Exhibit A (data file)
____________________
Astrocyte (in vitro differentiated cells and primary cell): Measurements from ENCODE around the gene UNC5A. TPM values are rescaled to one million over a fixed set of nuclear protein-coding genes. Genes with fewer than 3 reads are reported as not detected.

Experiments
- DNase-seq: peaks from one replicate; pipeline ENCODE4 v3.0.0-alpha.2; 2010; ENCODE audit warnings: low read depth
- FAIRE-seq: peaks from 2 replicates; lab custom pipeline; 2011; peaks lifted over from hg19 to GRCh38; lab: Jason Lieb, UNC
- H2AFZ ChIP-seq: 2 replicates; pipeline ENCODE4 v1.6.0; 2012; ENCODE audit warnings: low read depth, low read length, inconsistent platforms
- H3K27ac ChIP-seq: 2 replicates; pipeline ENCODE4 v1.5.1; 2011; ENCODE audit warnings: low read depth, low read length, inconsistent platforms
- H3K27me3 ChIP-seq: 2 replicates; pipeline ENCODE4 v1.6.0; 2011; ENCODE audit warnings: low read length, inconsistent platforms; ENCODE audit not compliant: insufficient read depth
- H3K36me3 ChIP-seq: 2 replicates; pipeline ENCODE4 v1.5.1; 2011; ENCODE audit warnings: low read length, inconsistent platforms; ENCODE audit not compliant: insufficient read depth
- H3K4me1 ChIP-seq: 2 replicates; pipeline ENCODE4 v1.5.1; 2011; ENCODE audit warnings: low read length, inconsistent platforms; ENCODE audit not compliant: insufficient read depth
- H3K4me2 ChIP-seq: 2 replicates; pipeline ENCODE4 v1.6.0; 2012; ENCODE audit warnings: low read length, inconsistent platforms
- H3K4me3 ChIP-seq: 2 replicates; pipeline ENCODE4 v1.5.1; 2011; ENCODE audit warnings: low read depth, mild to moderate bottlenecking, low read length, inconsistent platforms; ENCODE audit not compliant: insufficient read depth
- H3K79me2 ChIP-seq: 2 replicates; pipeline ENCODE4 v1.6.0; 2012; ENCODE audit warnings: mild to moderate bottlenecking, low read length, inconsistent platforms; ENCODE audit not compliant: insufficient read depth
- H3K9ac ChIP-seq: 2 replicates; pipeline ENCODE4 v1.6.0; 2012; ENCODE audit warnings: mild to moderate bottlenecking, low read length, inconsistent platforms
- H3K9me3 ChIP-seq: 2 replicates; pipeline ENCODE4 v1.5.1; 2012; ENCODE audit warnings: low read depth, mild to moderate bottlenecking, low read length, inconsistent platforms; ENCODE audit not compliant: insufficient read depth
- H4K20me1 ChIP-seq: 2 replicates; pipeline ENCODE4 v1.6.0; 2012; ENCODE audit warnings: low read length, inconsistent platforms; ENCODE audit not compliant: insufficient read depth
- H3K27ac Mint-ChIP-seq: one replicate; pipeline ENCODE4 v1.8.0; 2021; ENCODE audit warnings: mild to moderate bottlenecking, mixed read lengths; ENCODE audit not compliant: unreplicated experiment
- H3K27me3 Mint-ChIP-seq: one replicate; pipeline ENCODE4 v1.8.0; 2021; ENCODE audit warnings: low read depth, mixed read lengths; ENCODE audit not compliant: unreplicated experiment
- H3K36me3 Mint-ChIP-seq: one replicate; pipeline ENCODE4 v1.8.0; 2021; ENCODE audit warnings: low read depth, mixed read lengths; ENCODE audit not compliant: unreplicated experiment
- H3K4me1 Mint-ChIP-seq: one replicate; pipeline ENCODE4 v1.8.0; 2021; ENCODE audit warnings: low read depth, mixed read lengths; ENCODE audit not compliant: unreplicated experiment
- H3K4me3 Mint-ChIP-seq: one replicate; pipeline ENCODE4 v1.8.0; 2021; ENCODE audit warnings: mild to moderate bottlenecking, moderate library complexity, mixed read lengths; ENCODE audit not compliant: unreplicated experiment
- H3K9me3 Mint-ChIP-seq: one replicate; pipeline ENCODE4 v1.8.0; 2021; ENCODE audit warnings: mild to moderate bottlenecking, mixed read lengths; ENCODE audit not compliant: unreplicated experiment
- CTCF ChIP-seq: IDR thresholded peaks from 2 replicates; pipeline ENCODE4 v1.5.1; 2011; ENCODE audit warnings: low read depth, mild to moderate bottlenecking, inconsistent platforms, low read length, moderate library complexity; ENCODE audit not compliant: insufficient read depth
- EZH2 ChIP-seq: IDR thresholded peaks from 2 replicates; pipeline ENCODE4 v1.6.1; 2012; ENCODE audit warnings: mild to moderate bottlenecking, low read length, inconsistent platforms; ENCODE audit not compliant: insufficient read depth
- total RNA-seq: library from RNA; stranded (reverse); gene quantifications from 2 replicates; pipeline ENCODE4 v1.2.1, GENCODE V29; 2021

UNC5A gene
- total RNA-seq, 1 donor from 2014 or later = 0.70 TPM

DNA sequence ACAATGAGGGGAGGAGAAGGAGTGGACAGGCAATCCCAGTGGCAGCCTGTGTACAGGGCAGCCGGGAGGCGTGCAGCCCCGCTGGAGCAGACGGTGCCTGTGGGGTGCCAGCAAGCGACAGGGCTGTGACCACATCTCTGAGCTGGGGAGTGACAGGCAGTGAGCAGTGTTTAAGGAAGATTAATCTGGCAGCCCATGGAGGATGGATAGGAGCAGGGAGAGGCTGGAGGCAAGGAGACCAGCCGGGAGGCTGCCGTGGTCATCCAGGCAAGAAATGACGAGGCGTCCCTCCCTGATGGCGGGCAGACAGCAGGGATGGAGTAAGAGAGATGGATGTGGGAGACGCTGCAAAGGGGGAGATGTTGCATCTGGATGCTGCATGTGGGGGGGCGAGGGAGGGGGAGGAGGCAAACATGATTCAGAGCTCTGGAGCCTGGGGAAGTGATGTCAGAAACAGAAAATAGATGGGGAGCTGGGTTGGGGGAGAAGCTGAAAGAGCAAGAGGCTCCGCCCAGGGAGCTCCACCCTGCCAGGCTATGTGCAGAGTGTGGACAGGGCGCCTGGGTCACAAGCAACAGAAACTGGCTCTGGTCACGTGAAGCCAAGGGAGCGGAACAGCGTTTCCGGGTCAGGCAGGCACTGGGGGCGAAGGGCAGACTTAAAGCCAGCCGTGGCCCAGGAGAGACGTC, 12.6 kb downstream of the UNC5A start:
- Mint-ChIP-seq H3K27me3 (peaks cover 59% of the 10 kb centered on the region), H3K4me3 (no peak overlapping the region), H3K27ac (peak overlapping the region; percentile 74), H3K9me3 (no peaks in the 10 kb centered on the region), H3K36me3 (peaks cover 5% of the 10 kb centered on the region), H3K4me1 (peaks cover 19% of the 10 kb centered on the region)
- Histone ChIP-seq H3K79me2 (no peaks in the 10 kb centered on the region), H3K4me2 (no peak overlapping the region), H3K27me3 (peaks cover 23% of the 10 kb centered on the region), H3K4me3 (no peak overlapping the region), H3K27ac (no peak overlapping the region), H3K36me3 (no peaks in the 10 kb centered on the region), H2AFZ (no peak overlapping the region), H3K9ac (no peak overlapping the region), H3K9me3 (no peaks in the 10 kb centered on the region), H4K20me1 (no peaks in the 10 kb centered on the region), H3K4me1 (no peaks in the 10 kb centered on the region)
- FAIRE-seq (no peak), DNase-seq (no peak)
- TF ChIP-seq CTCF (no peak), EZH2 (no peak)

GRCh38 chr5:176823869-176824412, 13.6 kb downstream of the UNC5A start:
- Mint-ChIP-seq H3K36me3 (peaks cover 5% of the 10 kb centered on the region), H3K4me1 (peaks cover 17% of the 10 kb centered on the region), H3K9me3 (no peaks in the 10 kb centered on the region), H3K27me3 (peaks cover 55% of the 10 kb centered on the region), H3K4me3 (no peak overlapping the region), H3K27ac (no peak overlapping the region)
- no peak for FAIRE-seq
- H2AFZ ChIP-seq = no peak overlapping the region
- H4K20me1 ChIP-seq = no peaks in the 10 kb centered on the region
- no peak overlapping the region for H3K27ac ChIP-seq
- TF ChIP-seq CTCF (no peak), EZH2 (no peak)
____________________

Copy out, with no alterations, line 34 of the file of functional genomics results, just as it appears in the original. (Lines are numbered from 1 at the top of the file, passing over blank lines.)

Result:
- no peak for FAIRE-seq